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Raw mode

Although the E-PM2 is primarily aimed at novice users, like all of Olympus's PEN range it offers a Raw shooting mode in the .ORF format. JPEG wins from the point of view of convenience (JPEGs are relatively small on your memory card, they look great straight from the camera, and they're universally supported by online and offline software) but there are several reasons why you might consider shooting Raw.

Essentially, a Raw file is like a negative, in film terms. You can go back to it as many times as you like, and make new versions of the file, which will not degrade. When working on Raw files you also have much more control over specific aspects of image quality such as sharpness, and noise reduction, but also more general things like exposure and white balance.

Sharpness and Detail

If you're doing critical work (like anything you want to print large, for instance) one of the most useful benefits of shooting Raw is the extra potential for sharpening compared to JPEG files. Here, we're showing you a default JPEG, straight from the camera, next to a simultaneously-captured Raw file, processed in Adobe Camera Raw 7.4, with sharpening adjusted 'to taste'.

JPEG - 1/640sec, F8, ISO 200 100% crop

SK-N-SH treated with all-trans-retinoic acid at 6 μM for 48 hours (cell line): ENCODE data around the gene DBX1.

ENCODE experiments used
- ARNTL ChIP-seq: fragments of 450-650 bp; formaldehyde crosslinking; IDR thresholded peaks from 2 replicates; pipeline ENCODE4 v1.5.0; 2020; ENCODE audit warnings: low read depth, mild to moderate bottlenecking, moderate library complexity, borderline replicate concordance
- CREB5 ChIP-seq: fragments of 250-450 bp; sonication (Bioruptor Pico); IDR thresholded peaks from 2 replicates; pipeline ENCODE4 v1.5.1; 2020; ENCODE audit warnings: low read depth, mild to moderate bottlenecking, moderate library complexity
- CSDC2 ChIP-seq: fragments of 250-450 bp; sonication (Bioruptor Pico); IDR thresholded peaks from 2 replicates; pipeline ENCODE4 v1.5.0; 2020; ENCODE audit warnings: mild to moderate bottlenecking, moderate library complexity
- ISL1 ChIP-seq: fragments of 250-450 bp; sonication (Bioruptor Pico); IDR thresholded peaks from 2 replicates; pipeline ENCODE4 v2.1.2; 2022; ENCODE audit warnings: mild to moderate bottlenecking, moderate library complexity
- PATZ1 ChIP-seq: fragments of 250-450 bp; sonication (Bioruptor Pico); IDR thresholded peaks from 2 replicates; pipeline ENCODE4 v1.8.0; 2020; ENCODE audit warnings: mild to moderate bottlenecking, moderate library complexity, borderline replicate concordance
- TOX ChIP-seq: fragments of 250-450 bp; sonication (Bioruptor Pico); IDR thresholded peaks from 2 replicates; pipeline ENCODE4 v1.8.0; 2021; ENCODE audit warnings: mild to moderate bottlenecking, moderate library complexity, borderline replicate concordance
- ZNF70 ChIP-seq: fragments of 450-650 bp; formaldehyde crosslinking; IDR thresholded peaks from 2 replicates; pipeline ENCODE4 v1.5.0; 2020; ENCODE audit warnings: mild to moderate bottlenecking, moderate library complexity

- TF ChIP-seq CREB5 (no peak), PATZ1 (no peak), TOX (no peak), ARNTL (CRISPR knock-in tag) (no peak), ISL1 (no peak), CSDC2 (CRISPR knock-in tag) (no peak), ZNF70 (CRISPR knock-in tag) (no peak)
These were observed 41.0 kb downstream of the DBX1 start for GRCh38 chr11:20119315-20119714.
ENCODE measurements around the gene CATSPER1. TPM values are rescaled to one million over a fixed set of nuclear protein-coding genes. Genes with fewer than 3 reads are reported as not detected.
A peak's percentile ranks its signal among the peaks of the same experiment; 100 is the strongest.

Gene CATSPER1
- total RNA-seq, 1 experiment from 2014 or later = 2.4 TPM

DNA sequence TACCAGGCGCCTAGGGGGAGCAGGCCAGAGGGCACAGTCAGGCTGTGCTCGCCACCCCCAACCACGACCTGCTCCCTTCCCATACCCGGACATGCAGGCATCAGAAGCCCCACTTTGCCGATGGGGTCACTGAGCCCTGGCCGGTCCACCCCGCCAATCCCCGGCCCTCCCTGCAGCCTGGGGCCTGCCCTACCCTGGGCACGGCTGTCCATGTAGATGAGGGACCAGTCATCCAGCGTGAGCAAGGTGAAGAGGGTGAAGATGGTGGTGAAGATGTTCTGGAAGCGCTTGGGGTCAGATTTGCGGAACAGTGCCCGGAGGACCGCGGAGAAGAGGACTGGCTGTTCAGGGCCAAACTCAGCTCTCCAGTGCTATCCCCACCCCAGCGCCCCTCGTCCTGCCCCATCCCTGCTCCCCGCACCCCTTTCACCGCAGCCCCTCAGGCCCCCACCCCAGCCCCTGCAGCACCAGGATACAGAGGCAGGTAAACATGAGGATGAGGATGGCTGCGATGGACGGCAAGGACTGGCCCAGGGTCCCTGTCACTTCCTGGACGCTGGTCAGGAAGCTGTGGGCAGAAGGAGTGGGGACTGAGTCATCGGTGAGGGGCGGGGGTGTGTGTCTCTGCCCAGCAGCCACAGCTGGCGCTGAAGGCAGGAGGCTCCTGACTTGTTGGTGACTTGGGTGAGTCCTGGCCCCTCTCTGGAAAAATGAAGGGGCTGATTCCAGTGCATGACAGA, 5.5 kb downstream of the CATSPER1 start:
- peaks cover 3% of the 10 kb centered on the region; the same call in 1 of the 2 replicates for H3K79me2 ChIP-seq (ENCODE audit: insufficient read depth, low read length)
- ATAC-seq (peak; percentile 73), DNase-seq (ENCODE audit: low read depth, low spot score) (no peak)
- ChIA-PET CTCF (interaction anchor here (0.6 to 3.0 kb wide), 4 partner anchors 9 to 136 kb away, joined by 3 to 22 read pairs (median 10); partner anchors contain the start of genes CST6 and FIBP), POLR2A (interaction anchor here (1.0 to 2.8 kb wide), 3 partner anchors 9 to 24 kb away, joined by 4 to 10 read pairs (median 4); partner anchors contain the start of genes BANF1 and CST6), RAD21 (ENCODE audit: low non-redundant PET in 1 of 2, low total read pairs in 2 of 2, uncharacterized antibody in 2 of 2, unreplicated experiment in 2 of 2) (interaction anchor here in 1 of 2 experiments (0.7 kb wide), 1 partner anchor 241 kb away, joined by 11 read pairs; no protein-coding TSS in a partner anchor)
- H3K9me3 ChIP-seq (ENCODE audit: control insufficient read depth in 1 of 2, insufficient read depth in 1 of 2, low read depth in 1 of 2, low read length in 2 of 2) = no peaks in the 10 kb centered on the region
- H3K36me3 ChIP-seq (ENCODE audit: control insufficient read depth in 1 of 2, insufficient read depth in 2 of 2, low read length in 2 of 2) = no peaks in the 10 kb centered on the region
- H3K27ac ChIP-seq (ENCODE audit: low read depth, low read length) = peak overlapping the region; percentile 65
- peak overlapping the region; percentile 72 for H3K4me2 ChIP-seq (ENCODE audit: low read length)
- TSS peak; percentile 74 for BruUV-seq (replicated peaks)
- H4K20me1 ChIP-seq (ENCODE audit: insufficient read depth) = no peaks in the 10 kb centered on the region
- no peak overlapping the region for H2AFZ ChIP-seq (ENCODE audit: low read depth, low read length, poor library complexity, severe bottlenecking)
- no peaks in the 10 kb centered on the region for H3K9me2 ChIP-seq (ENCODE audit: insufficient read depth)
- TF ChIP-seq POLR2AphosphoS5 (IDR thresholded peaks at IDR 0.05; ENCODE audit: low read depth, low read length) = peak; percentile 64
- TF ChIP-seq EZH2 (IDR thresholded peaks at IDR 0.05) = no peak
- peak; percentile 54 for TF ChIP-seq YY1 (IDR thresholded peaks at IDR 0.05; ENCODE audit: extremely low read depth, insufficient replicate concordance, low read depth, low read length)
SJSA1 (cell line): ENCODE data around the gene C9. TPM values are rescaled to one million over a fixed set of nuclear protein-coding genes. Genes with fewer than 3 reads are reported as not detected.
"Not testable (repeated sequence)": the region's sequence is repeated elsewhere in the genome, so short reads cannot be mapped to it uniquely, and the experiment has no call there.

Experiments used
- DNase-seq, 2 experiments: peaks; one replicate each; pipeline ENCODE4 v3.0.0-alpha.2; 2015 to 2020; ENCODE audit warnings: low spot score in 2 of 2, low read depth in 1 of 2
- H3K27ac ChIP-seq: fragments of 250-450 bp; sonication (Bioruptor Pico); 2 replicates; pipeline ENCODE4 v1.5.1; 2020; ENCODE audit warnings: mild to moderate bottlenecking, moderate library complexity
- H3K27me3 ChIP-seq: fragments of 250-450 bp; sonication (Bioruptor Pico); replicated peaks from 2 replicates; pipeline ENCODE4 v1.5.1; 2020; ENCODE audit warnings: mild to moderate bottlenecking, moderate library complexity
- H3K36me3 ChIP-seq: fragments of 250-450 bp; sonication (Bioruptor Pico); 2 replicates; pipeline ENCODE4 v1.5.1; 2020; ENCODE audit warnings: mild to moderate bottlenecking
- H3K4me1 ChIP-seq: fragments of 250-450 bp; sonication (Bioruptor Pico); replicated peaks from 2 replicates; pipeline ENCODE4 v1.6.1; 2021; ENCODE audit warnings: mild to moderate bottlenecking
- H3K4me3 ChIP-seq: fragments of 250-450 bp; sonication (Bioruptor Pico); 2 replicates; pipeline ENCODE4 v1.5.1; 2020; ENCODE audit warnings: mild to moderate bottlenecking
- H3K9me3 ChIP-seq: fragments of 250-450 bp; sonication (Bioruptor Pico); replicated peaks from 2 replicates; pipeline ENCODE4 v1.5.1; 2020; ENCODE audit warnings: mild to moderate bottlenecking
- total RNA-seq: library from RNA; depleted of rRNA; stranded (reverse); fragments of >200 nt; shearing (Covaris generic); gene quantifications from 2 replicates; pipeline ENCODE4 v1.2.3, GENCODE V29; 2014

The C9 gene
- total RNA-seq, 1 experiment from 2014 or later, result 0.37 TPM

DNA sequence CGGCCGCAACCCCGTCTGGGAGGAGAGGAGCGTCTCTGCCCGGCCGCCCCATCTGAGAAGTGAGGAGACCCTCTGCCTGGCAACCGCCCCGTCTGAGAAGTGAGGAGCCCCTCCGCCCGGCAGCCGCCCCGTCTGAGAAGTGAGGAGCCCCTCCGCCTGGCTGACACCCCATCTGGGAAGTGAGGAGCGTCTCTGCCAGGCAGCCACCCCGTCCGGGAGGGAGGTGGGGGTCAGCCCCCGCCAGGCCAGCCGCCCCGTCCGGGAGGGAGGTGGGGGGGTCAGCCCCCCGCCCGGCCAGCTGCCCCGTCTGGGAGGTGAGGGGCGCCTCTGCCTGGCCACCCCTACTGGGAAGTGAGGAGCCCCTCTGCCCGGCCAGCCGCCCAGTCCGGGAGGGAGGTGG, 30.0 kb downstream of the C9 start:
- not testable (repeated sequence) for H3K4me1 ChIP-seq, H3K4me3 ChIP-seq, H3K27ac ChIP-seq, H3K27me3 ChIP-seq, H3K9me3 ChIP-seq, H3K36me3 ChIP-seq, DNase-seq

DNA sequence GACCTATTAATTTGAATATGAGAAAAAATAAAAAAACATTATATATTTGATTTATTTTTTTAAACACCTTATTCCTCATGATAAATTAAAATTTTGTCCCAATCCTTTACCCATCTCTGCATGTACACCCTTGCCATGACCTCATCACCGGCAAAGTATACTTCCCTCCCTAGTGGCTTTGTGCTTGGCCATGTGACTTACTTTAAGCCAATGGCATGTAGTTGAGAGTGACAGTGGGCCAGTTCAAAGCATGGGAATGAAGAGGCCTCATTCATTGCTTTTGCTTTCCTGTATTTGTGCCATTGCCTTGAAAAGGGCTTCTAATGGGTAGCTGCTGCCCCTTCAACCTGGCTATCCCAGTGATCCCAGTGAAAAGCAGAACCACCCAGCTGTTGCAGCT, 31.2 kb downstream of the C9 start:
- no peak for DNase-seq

Raw file converted 'to taste' in ACR 7.4 100% crop

Exposure and color

The thing about JPEGs is that once you've taken one, that's basically it. You can adjust them on a computer, but only within narow parameters. There's less tonal data in JPEG files than in Raw files, and because the files are compressed, image quality drops significantly when you try to make serious adjustments to JPEGs. This shot, below, was taken in hugely challenging conditions for the E-PM2, and as you can see, it has (correctly) exposed the shot for its subject - the backlit motorcycle. But in doing so, most of the brighter areas of the scene have 'burned out'. Take a look at the difference that a carefully-processed Raw file can make.

JPEG Raw file converted in ACR 7.4

As you can see, the processed Raw image has a much wider tonal range. We've been able to recover the blue sky, the delicate tones in the fresco on the right of the image have come back, and we've also lifted the shadows a little as well to reveal more detail in the darker areas. The result is maybe not as naturalistic as you'd want for critical purposes, but it illustrates the flexibility of the E-PM2's Raw files compared to the default JPEGs.

Noise-reduction and white balance

Shooting in Raw mode also allows you to fine-tune white balance and color post-capture, as well as take more control over noise-reduction. This shot was taken in very low light at the E-PM2's maximum ISO sensitivity of 25,600. The JPEG looks pretty good, considering, but careful adjustment of the .ORF Raw file has enabled us to achieve a warmer, more pleasing color balance, and get back a little bit of low-contrast detail. The final result is more print-ready.

JPEG - 1/640sec, F8, ISO 200 100% crop
Raw file converted 'to taste' in ACR 7.4 100% crop
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Comments